This post was originally published in March of 2012, and since then the world of blogging, social media, and community building has changed quite a bit. That said, I stand by what I wrote here, and have republished it in its original form.
Let’s be honest for a minute here. Blogging is not a lucrative business practice.
You may host a company blog, a personal blog, and give every employee in your business a blog and never see any tangible results. Partly that’s because most companies hear they need a blog so they set it up and ignore it, and partly it’s because they don’t give any incentives for visitors to join the conversation. That said, blogging is far from worthless.
Because of the massive amount of content available, you shouldn’t start blogging because you want to make a million dollars (as some charlatans will tell you that you can do) or instantly get a million new customers. Blogging is important, but it is simply a small piece of building a community around your brand.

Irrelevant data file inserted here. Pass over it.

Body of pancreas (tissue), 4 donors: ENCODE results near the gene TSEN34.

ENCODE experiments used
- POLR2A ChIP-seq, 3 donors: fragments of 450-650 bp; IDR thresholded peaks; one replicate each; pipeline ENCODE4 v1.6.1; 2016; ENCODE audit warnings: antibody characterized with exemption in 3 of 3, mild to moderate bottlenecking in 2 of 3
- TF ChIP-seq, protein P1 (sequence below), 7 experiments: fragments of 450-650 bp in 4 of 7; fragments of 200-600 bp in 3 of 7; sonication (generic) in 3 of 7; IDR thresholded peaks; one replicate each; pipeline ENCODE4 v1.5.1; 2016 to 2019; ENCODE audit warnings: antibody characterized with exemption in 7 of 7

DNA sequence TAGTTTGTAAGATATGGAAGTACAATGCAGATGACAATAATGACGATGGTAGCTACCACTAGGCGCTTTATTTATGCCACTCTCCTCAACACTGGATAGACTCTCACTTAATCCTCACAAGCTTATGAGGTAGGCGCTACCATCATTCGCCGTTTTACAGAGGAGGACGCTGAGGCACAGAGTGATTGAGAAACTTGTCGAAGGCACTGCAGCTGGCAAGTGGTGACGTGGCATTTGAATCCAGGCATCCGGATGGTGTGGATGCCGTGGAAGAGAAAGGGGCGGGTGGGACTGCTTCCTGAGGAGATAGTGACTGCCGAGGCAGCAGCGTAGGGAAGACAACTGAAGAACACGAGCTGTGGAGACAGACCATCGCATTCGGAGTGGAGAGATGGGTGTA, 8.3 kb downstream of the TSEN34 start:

Blogging serves 4 primary functions
- It lets customers know you’re paying attention to the industry
- It lets customers know what your business is doing to improve their experience
- It gives your brand a personality through long-form writing
- It might help you with search engine visibility
So should my company even have a blog?
If you are considering it, you better be committed to it because without commitment, your blog will be a worthless, money-wasting time suck. Only bad businesses would want that…Don’t be a bad business.
Here are some questions to ask yourself before you start a company blog
- Why do we need a blog?
- Who will be the voice of our company on the blog?
- When will we update the blog?
- What kind of content correctly reflects our company’s brand?
I’m going to make a bold statement here and say that most small companies don’t need a blog. Social networks can be less time-consuming and more effective at reaching your customers. Remember, your customers are probably using Facebook, Twitter, Google+, or some other niche social network already. If you force them to visit your blog or website, that’s one more element of friction between your followers and your message…Don’t add friction.